Blended learning is emerging as one of model of choice in higher education. However, adult learners face unique challenges in participating in higher education. Redefinition of blended learning from the experience of adult learners is essential to developing a theory of blended learning suited to the needs of adult learners in higher education. A phenomenographic approach to qualitative research was employed in this study to identify and describe variation in adult learners' experiences of blended learning in higher education. Phenomenography assumes that variation in the experience of a phenomenon relates to variation in the meanings learners assign the structure of the phenomenon in a given situational context. The collective experience of a phenomenon can be categorized into patterns of experience based on similarities and differences in meanings and structure. Identification of variation across patterns of experience permits description of the nature of variation in the collective experience of a phenomenon. This study identifies and describes variation in the experience of blended learning by analyzing the experiences of ten adult learners enrolled in four blended courses in an adult degree completion program at a private liberal arts university.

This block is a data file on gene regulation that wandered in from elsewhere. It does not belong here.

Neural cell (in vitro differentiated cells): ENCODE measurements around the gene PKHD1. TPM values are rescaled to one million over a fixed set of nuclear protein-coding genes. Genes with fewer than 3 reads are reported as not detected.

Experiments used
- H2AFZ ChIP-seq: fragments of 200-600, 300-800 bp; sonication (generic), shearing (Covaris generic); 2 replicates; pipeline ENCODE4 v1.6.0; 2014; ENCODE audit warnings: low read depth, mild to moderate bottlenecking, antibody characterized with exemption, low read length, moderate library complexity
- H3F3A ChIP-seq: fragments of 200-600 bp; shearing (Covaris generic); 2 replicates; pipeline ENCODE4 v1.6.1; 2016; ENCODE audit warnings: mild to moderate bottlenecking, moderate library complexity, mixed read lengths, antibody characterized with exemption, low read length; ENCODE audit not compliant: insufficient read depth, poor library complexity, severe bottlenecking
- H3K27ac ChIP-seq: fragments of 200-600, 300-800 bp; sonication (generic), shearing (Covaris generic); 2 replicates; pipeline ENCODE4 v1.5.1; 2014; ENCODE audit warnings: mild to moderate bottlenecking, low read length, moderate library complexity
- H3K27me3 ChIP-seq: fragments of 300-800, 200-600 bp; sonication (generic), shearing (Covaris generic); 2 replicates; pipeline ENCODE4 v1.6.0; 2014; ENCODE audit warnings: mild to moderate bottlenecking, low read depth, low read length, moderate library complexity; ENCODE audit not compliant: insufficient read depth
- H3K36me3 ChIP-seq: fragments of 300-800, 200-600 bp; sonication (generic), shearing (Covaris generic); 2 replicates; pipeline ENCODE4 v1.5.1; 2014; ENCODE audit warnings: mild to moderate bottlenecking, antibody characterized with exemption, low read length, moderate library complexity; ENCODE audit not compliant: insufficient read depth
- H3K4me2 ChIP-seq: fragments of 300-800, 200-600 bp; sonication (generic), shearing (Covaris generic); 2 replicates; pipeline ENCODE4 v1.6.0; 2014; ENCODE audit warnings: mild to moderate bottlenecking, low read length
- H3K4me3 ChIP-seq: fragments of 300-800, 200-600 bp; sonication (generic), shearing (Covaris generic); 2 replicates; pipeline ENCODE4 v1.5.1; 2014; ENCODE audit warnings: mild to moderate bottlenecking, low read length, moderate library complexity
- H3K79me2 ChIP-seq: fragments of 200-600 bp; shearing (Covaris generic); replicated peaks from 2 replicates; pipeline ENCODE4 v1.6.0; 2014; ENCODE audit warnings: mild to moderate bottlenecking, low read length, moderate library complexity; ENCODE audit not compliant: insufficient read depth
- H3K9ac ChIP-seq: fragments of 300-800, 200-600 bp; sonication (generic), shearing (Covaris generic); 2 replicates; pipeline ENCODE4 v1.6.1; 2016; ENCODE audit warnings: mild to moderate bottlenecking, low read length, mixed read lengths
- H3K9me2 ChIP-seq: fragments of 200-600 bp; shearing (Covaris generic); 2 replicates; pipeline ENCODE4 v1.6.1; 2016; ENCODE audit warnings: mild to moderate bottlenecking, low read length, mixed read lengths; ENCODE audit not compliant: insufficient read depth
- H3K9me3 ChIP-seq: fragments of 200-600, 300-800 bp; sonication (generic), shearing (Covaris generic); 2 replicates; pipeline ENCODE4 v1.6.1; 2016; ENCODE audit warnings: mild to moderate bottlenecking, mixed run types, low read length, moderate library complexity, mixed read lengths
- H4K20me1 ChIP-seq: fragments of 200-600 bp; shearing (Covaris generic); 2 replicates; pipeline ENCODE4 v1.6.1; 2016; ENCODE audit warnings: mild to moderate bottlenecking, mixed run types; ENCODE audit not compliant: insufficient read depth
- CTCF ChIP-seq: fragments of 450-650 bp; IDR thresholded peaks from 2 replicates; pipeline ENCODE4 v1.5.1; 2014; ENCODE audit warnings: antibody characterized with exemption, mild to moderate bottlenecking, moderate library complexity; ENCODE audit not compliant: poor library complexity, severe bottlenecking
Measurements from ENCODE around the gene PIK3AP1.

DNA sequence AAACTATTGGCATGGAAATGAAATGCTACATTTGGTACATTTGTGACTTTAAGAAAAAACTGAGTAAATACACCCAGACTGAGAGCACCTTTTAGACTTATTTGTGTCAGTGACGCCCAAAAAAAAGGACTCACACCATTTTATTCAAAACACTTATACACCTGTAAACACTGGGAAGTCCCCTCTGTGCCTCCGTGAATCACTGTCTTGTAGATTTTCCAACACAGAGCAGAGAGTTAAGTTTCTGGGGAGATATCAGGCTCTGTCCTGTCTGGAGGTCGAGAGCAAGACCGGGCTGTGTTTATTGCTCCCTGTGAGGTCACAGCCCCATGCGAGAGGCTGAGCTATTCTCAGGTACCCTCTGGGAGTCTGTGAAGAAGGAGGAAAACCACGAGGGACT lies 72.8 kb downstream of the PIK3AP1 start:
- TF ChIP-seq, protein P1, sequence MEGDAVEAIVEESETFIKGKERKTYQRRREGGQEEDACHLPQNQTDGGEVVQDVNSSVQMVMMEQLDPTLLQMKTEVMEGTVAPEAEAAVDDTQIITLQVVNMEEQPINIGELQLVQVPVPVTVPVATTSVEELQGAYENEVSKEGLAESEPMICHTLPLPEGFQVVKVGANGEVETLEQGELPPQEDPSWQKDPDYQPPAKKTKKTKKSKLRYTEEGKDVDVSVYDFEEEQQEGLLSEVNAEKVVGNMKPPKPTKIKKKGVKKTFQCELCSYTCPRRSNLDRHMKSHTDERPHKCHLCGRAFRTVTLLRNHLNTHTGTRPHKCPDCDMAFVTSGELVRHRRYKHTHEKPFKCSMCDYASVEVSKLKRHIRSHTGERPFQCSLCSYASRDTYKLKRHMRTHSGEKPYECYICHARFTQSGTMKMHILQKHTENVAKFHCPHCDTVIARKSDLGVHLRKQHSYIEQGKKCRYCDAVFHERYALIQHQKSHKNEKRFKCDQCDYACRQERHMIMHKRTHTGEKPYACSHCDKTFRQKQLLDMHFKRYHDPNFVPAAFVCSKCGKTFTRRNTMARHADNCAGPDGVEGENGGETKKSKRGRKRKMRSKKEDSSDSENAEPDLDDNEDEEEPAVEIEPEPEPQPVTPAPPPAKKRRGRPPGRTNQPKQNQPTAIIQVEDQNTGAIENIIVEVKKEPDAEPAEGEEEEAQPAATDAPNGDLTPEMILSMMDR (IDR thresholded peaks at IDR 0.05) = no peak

Findings indicate three different patterns representative of variation in the experience of blended learning in higher education: Supplementary Learning, Interdependent Learning and Adaptable Learning. However, participants within this study cannot be assigned into distinct patterns; rather, in describing their experiences they employ a dominant pattern and a minority pattern based on the relative emphasis they place on the components of context, process and self-as learner. According to study participants, differences in course contexts, differences in learner orientations and differences in the experience of process in blended courses influence the meanings they ascribe to blended learning. Variation in the patterns of experience of blended learning identified in this study have important implications for the design of blended learning, for the adult learner in blended courses and for instructors facilitating blended courses.
|Advisor:||Schwandt, David R.|
|Commitee:||Corry, Michael D., Scully-Russ, Ellen|
|School:||The George Washington University|
|Department:||Human and Organizational Learning|
|School Location:||United States -- District of Columbia|
|Source:||DAI-A 73/07(E), Dissertation Abstracts International|
|Subjects:||Adult education, Educational technology, Higher education|
|Keywords:||Adult learner, Adult learning, Blended learning, Higher education, Online, Online learning, Phenomenography|
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